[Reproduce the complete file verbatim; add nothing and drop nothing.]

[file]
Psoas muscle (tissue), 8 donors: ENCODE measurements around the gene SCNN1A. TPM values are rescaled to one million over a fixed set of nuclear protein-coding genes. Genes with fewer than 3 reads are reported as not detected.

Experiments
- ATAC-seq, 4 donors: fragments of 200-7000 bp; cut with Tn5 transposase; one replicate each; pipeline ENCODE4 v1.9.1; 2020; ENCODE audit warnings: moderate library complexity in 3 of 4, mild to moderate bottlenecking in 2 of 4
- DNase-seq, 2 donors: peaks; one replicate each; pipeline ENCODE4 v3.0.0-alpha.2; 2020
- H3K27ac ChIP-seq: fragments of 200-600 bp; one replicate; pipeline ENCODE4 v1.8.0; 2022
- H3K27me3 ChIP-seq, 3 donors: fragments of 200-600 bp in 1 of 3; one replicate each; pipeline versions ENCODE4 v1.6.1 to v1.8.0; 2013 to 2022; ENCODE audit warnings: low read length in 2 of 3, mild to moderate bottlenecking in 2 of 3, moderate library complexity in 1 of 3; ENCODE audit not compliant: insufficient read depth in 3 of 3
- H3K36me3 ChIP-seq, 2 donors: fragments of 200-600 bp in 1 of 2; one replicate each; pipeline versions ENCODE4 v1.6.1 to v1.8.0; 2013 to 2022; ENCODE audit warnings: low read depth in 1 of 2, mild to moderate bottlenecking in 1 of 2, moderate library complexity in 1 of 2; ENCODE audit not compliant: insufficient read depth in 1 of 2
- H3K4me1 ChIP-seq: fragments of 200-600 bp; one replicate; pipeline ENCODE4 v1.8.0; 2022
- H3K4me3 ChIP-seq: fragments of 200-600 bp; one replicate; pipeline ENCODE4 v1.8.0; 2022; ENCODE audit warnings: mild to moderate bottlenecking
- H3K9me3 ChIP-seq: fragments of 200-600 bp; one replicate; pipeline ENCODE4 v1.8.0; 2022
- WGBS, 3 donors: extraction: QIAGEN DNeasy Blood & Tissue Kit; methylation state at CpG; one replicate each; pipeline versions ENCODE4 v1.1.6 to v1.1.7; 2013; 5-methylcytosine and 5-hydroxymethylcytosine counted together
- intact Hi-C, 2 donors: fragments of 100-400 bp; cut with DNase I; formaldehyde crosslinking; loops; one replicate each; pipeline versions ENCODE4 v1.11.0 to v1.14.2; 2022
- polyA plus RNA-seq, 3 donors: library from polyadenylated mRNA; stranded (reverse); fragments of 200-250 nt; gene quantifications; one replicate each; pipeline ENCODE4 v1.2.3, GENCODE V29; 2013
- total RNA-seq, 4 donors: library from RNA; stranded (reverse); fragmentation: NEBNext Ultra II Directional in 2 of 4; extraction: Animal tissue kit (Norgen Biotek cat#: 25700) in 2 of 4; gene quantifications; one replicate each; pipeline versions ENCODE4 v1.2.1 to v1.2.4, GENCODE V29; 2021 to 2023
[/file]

Psoas muscle (tissue), 8 donors: ENCODE measurements around the gene SCNN1A. TPM values are rescaled to one million over a fixed set of nuclear protein-coding genes. Genes with fewer than 3 reads are reported as not detected.

Experiments
- ATAC-seq, 4 donors: fragments of 200-7000 bp; cut with Tn5 transposase; one replicate each; pipeline ENCODE4 v1.9.1; 2020; ENCODE audit warnings: moderate library complexity in 3 of 4, mild to moderate bottlenecking in 2 of 4
- DNase-seq, 2 donors: peaks; one replicate each; pipeline ENCODE4 v3.0.0-alpha.2; 2020
- H3K27ac ChIP-seq: fragments of 200-600 bp; one replicate; pipeline ENCODE4 v1.8.0; 2022
- H3K27me3 ChIP-seq, 3 donors: fragments of 200-600 bp in 1 of 3; one replicate each; pipeline versions ENCODE4 v1.6.1 to v1.8.0; 2013 to 2022; ENCODE audit warnings: low read length in 2 of 3, mild to moderate bottlenecking in 2 of 3, moderate library complexity in 1 of 3; ENCODE audit not compliant: insufficient read depth in 3 of 3
- H3K36me3 ChIP-seq, 2 donors: fragments of 200-600 bp in 1 of 2; one replicate each; pipeline versions ENCODE4 v1.6.1 to v1.8.0; 2013 to 2022; ENCODE audit warnings: low read depth in 1 of 2, mild to moderate bottlenecking in 1 of 2, moderate library complexity in 1 of 2; ENCODE audit not compliant: insufficient read depth in 1 of 2
- H3K4me1 ChIP-seq: fragments of 200-600 bp; one replicate; pipeline ENCODE4 v1.8.0; 2022
- H3K4me3 ChIP-seq: fragments of 200-600 bp; one replicate; pipeline ENCODE4 v1.8.0; 2022; ENCODE audit warnings: mild to moderate bottlenecking
- H3K9me3 ChIP-seq: fragments of 200-600 bp; one replicate; pipeline ENCODE4 v1.8.0; 2022
- WGBS, 3 donors: extraction: QIAGEN DNeasy Blood & Tissue Kit; methylation state at CpG; one replicate each; pipeline versions ENCODE4 v1.1.6 to v1.1.7; 2013; 5-methylcytosine and 5-hydroxymethylcytosine counted together
- intact Hi-C, 2 donors: fragments of 100-400 bp; cut with DNase I; formaldehyde crosslinking; loops; one replicate each; pipeline versions ENCODE4 v1.11.0 to v1.14.2; 2022
- polyA plus RNA-seq, 3 donors: library from polyadenylated mRNA; stranded (reverse); fragments of 200-250 nt; gene quantifications; one replicate each; pipeline ENCODE4 v1.2.3, GENCODE V29; 2013
- total RNA-seq, 4 donors: library from RNA; stranded (reverse); fragmentation: NEBNext Ultra II Directional in 2 of 4; extraction: Animal tissue kit (Norgen Biotek cat#: 25700) in 2 of 4; gene quantifications; one replicate each; pipeline versions ENCODE4 v1.2.1 to v1.2.4, GENCODE V29; 2021 to 2023